BBC Films has come on board to back a feature documentary on Theodore DeReese “Teddy” Pendergrass (March 26, 1950 – January 13, 2010), the late singer–songwriter and composer, who rose to fame as lead singer of Harold Melvin & the Blue Notes in the 1970s before a successful solo career at the end of the decade.
The project is being shopped (repped by Content Media) at the ongoing European Film Market (EFM), which kicked off yesterday in Berlin.
To be produced by Storyvault Films, Tempo Productions and Wasted Talent, the film will examining the personal and professional life, as well as the legacy of Pendergrass, who achieved international success with hits including “Don’t Leave Me This Way” and “If You Don’t Know Me By Now.” It will be directed by BAFTA-winning filmmaker Olivia Lichtenstein (“The Silent Twin: Without My Shadow,” “Broadmoor”), who will also produce (via her TV production company, the aforementioned Storyvault Films).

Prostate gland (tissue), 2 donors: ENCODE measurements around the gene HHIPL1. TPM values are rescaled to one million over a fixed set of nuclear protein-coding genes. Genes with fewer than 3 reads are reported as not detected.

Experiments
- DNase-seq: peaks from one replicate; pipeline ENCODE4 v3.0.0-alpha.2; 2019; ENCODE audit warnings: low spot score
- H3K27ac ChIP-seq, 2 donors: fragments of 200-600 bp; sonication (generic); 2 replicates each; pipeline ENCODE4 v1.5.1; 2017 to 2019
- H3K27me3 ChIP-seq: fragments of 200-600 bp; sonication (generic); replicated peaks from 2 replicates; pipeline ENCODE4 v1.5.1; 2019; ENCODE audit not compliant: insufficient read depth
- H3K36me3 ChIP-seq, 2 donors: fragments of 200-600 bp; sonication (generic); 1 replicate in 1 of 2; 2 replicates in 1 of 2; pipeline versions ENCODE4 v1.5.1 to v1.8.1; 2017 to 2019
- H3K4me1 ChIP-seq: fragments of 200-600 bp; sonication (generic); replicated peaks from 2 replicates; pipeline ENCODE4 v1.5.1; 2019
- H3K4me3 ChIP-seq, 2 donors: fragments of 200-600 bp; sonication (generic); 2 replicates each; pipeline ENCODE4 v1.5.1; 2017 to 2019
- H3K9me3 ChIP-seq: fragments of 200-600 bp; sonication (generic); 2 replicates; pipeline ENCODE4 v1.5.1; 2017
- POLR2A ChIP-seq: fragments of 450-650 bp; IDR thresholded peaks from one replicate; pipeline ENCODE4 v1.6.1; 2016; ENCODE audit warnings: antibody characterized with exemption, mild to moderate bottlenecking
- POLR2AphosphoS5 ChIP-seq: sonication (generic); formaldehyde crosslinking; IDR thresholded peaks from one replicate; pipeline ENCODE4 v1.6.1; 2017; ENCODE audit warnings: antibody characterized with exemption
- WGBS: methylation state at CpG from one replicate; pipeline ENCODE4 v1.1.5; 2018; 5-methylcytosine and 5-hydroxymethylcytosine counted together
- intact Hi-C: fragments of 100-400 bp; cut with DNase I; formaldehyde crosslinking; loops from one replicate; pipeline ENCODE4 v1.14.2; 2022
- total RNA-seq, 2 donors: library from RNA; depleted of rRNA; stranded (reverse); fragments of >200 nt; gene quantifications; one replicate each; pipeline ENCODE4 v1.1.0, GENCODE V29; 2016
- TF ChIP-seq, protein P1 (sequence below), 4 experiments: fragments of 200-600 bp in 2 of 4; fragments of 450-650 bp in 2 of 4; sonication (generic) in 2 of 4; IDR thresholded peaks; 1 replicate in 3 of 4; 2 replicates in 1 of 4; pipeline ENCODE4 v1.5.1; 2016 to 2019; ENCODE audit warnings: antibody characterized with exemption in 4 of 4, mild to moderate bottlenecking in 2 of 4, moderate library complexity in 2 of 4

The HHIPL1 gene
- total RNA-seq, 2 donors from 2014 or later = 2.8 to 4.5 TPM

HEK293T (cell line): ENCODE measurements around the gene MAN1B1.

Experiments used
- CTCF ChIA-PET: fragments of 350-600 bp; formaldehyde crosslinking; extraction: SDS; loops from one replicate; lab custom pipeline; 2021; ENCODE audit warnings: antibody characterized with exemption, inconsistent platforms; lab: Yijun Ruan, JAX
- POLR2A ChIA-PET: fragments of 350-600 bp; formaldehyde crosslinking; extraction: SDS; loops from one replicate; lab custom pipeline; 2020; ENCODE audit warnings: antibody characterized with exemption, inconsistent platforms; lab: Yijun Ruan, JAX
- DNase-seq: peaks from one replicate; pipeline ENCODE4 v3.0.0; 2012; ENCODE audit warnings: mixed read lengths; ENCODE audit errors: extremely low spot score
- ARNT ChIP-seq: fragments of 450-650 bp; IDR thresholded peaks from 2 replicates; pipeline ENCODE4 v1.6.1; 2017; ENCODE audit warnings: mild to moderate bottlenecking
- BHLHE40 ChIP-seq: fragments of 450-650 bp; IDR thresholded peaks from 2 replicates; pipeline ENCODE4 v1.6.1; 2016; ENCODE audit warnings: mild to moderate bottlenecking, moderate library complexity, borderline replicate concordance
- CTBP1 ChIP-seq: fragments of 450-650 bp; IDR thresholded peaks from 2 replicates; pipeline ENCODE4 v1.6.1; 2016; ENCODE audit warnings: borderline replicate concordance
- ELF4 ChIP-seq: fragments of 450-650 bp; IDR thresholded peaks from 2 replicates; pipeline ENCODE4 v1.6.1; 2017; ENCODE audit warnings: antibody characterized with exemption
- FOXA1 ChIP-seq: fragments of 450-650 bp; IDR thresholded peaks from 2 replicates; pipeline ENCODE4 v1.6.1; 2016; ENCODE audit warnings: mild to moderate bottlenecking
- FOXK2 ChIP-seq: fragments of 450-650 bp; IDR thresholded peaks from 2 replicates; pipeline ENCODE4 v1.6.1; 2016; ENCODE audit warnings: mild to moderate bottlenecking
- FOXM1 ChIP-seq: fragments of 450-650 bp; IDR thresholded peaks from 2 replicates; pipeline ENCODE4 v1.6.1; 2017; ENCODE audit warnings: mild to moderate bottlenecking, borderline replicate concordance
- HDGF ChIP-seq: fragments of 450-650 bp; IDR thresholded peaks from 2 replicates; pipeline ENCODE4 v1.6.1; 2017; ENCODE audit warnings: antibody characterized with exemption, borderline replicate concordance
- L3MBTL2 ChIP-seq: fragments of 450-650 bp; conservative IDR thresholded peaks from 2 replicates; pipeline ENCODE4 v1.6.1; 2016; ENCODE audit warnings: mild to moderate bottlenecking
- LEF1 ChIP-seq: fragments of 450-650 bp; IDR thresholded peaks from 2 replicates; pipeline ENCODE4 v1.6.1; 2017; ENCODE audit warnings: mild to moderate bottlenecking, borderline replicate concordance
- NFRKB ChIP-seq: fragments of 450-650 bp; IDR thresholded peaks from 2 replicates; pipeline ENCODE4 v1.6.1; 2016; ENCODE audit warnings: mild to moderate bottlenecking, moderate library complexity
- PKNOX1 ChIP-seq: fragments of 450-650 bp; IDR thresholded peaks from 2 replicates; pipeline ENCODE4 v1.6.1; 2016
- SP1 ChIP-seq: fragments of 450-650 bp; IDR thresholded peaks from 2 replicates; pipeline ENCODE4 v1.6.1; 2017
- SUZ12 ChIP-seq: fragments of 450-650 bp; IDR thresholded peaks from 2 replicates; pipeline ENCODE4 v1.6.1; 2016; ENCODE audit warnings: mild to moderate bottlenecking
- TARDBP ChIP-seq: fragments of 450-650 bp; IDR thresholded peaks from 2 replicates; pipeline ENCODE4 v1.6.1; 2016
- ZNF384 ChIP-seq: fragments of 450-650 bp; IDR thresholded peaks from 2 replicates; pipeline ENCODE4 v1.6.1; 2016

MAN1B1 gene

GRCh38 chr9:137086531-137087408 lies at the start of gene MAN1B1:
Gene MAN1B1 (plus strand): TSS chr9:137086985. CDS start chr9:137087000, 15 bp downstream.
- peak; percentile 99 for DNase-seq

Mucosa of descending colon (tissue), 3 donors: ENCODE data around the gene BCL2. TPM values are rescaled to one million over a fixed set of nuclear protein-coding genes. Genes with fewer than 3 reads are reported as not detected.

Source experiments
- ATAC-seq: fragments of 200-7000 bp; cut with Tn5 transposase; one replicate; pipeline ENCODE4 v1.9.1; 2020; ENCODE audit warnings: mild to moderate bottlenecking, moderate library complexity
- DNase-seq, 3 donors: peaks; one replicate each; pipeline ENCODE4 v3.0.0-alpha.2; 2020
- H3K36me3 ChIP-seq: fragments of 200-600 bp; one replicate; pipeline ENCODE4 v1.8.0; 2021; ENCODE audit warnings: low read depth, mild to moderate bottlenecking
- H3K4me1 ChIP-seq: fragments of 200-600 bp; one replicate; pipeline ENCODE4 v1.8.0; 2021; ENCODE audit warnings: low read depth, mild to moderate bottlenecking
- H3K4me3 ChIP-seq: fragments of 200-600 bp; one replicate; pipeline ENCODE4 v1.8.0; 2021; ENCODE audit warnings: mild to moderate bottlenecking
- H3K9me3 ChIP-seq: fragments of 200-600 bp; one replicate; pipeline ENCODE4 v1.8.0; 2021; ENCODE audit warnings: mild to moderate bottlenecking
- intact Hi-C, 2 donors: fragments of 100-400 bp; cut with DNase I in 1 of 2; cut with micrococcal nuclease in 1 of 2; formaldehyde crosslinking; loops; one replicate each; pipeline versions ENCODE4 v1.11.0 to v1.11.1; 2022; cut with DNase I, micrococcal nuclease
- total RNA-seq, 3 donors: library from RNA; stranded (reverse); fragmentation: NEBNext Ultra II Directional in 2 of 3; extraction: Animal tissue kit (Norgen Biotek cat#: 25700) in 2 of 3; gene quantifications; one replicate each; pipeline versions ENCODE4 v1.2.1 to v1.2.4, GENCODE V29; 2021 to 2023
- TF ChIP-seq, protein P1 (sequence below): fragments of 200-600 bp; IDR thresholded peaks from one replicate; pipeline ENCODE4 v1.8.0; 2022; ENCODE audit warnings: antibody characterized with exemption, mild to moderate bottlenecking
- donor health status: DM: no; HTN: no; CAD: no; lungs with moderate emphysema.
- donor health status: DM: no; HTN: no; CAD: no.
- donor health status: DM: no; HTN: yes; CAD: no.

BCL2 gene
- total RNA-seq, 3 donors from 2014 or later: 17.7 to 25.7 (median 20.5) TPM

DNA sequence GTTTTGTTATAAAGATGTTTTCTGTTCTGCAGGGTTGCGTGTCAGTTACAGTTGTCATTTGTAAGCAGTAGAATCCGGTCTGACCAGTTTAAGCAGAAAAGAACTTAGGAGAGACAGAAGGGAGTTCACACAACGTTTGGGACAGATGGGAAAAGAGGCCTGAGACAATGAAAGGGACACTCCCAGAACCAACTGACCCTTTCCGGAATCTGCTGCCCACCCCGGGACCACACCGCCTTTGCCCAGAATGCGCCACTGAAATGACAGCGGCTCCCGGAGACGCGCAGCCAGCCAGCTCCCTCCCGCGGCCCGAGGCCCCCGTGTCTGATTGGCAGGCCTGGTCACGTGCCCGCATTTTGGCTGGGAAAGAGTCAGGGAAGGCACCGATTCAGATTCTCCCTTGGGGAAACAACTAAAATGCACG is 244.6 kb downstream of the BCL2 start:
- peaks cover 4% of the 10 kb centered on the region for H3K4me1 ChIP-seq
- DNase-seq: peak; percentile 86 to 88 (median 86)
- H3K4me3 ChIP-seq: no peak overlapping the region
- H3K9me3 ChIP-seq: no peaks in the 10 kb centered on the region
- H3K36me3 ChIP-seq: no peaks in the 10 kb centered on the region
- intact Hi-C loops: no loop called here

In 1982, at just 31 years old, Pendergrass was severely injured in an auto accident in Philadelphia, resulting in his being paralyzed from the chest down. He subsequently founded the Teddy Pendergrass Alliance, a foundation that helps those with spinal cord injuries. His last performance was on a PBS special at Atlantic City’s Borgata Casino in November 2008. On June 5, 2009, Pendergrass underwent successful surgery for colon cancer and returned home to recover. A few weeks later he returned to the hospital with respiratory issues. After seven months, he died of respiratory failure on January 13, 2010, at age 59, with wife Joan by his side, while hospitalized at Bryn Mawr Hospital in Bryn Mawr, Pennsylvania. His body was interred at the West Laurel Hill Cemetery in Bala Cynwyd, Pennsylvania.
There have long been plans to produce a scripted feature biopic of Pendergrass’s life, with Tyrese Gibson rumored to star, but nothing has moved on that front.
Production on “Pendergrass” is due to start in April.
One of many wonderful memories of the singer follows below: